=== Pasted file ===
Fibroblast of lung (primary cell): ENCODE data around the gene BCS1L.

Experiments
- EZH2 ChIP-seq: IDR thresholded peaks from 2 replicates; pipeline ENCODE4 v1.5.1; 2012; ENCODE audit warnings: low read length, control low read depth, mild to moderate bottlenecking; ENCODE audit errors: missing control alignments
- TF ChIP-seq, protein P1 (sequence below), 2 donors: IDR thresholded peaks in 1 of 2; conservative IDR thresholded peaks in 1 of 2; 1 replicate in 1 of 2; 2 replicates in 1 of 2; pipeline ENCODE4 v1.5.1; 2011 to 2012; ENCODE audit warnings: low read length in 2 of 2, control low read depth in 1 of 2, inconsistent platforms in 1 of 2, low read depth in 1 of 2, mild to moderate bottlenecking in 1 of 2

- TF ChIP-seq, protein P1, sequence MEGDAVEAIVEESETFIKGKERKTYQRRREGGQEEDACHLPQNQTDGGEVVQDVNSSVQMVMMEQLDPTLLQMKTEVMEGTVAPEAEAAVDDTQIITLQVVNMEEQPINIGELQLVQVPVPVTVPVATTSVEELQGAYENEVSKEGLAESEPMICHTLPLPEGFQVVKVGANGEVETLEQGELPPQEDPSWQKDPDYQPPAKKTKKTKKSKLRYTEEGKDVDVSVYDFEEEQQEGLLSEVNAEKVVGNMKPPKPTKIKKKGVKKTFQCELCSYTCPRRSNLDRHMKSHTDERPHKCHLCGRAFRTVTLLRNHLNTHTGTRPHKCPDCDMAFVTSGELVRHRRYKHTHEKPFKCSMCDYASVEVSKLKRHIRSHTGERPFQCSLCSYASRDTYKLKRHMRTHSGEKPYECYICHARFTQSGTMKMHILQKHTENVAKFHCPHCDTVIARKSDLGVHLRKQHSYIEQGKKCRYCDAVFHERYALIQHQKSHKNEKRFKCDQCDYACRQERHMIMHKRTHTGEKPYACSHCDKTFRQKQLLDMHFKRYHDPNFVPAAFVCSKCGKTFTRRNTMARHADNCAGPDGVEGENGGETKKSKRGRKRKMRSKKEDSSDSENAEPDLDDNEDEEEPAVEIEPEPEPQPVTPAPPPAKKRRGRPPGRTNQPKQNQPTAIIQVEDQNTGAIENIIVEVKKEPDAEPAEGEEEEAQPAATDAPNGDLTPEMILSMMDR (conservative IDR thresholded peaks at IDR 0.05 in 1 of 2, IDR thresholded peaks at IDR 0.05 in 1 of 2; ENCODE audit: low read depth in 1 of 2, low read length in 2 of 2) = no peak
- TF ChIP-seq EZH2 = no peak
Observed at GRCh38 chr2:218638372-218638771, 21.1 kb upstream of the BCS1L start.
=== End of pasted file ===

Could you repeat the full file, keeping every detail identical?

Fibroblast of lung (primary cell): ENCODE data around the gene BCS1L.

Experiments
- EZH2 ChIP-seq: IDR thresholded peaks from 2 replicates; pipeline ENCODE4 v1.5.1; 2012; ENCODE audit warnings: low read length, control low read depth, mild to moderate bottlenecking; ENCODE audit errors: missing control alignments
- TF ChIP-seq, protein P1 (sequence below), 2 donors: IDR thresholded peaks in 1 of 2; conservative IDR thresholded peaks in 1 of 2; 1 replicate in 1 of 2; 2 replicates in 1 of 2; pipeline ENCODE4 v1.5.1; 2011 to 2012; ENCODE audit warnings: low read length in 2 of 2, control low read depth in 1 of 2, inconsistent platforms in 1 of 2, low read depth in 1 of 2, mild to moderate bottlenecking in 1 of 2

- TF ChIP-seq, protein P1, sequence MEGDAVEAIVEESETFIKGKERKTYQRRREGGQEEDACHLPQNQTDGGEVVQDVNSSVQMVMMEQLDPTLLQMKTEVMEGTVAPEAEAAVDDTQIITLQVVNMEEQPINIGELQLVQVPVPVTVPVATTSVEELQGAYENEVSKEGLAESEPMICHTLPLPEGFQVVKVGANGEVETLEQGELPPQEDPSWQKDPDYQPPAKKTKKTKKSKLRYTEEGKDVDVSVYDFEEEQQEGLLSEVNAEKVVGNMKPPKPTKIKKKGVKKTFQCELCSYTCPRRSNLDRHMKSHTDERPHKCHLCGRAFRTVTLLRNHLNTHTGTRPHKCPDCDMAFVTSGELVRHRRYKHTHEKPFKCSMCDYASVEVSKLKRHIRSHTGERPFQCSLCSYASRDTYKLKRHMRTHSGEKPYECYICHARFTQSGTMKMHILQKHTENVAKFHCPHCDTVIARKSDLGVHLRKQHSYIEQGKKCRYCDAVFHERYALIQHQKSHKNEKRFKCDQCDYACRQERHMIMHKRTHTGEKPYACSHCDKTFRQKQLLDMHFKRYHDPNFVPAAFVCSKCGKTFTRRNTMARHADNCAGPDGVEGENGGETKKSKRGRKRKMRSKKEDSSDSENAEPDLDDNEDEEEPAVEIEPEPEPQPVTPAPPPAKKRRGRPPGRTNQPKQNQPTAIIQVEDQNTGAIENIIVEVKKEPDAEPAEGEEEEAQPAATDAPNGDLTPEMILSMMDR (conservative IDR thresholded peaks at IDR 0.05 in 1 of 2, IDR thresholded peaks at IDR 0.05 in 1 of 2; ENCODE audit: low read depth in 1 of 2, low read length in 2 of 2) = no peak
- TF ChIP-seq EZH2 = no peak
Observed at GRCh38 chr2:218638372-218638771, 21.1 kb upstream of the BCS1L start.